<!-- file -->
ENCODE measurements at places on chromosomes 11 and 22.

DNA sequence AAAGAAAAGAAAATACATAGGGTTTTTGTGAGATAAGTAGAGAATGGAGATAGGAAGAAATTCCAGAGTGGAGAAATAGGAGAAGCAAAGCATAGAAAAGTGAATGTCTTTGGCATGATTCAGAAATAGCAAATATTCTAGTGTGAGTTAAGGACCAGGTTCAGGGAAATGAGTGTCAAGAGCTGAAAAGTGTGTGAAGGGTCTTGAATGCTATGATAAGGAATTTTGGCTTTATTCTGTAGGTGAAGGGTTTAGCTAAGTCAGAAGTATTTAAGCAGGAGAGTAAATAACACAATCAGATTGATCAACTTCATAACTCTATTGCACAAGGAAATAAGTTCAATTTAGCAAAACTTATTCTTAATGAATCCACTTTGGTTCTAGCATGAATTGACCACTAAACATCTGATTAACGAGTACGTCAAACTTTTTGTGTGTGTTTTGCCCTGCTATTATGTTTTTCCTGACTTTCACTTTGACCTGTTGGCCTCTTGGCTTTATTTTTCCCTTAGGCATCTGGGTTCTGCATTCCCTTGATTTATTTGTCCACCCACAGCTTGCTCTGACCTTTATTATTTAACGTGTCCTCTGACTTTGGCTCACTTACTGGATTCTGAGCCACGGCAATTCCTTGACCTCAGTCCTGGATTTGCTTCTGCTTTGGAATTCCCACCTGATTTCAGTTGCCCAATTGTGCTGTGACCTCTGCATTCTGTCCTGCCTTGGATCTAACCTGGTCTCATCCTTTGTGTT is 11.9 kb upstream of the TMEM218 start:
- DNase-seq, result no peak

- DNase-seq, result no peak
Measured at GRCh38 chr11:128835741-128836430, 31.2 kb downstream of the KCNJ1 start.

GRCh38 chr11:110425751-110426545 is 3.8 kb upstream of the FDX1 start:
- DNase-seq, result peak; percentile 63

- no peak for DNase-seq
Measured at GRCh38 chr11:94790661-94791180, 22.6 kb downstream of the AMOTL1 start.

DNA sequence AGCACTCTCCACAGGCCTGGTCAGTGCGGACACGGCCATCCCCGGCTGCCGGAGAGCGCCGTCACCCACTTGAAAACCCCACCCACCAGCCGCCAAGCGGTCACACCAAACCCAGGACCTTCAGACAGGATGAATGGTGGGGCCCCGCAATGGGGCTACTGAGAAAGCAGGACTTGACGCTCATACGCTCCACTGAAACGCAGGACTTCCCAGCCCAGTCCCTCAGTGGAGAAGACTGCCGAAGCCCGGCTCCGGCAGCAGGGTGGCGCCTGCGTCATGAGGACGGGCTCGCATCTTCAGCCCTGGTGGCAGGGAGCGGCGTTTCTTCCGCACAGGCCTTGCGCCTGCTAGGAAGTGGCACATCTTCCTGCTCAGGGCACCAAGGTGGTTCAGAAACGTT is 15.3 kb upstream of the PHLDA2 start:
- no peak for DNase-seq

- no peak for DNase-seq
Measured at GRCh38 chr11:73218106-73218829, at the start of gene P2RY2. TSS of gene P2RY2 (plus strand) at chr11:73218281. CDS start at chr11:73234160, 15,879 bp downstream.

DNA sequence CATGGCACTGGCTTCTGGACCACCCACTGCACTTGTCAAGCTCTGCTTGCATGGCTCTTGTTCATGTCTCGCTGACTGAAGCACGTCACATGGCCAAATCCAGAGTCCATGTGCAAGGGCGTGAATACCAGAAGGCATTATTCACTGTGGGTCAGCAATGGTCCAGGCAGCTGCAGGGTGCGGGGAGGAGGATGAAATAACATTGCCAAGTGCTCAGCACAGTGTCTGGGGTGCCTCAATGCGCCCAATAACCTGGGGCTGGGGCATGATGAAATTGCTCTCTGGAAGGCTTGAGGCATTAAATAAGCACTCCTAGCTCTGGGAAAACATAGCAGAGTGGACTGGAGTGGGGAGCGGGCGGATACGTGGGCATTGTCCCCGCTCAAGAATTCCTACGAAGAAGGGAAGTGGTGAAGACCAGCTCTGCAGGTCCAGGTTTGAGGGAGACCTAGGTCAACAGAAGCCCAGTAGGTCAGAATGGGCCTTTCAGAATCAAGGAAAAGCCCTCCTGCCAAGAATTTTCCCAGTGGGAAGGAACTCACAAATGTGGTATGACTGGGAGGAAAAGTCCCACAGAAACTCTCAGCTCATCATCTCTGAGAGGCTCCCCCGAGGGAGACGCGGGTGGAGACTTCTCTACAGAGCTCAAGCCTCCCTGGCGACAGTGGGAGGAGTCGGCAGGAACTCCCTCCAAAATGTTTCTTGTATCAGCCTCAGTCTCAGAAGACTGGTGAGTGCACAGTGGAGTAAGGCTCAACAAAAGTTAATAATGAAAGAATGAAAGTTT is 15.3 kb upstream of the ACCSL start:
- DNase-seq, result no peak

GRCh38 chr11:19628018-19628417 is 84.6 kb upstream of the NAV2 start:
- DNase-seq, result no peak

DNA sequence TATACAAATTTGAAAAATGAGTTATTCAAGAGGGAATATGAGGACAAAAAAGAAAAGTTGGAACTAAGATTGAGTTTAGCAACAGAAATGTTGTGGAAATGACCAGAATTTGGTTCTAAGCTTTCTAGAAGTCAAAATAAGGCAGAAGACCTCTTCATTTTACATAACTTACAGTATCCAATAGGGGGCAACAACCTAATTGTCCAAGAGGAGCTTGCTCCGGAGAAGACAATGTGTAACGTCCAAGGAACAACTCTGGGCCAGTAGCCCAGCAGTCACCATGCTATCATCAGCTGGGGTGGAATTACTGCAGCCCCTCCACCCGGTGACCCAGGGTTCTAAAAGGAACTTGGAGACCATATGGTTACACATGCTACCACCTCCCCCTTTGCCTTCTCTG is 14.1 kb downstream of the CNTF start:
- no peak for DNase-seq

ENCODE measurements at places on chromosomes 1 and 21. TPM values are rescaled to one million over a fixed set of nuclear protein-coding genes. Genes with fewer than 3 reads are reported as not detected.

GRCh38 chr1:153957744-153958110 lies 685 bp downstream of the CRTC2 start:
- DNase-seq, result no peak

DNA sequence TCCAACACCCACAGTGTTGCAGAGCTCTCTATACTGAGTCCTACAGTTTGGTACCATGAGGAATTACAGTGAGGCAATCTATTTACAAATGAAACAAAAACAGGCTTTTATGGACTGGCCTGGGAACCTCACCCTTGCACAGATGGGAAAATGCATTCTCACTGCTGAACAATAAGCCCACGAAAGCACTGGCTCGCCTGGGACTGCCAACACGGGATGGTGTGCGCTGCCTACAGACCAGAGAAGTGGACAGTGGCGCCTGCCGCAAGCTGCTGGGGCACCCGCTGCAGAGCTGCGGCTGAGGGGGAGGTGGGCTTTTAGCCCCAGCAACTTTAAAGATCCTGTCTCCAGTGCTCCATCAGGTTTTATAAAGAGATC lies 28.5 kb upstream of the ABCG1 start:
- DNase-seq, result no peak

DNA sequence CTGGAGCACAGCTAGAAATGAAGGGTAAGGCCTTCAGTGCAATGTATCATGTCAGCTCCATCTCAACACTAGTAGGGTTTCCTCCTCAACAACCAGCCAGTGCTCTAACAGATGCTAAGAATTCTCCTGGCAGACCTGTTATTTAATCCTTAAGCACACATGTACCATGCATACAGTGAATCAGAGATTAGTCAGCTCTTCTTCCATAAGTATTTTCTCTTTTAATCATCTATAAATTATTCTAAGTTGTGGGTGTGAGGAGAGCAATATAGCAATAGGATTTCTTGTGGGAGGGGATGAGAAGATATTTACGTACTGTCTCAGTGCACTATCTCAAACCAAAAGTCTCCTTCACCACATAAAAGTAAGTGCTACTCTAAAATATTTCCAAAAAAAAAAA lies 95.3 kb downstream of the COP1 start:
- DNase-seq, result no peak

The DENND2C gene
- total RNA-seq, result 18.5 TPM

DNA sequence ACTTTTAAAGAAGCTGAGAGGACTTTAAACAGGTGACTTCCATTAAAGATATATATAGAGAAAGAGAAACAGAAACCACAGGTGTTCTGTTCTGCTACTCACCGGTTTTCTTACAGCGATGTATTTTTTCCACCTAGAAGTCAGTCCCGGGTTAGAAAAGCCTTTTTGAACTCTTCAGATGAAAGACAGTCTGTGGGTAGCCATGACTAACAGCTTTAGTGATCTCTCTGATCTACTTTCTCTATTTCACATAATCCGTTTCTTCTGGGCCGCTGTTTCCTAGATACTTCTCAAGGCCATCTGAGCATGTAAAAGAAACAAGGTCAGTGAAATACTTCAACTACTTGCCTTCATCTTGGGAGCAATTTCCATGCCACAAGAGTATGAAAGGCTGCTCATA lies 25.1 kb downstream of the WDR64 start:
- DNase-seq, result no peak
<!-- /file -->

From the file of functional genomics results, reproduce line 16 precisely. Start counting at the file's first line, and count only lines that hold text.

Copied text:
GRCh38 chr11:19628018-19628417 is 84.6 kb upstream of the NAV2 start: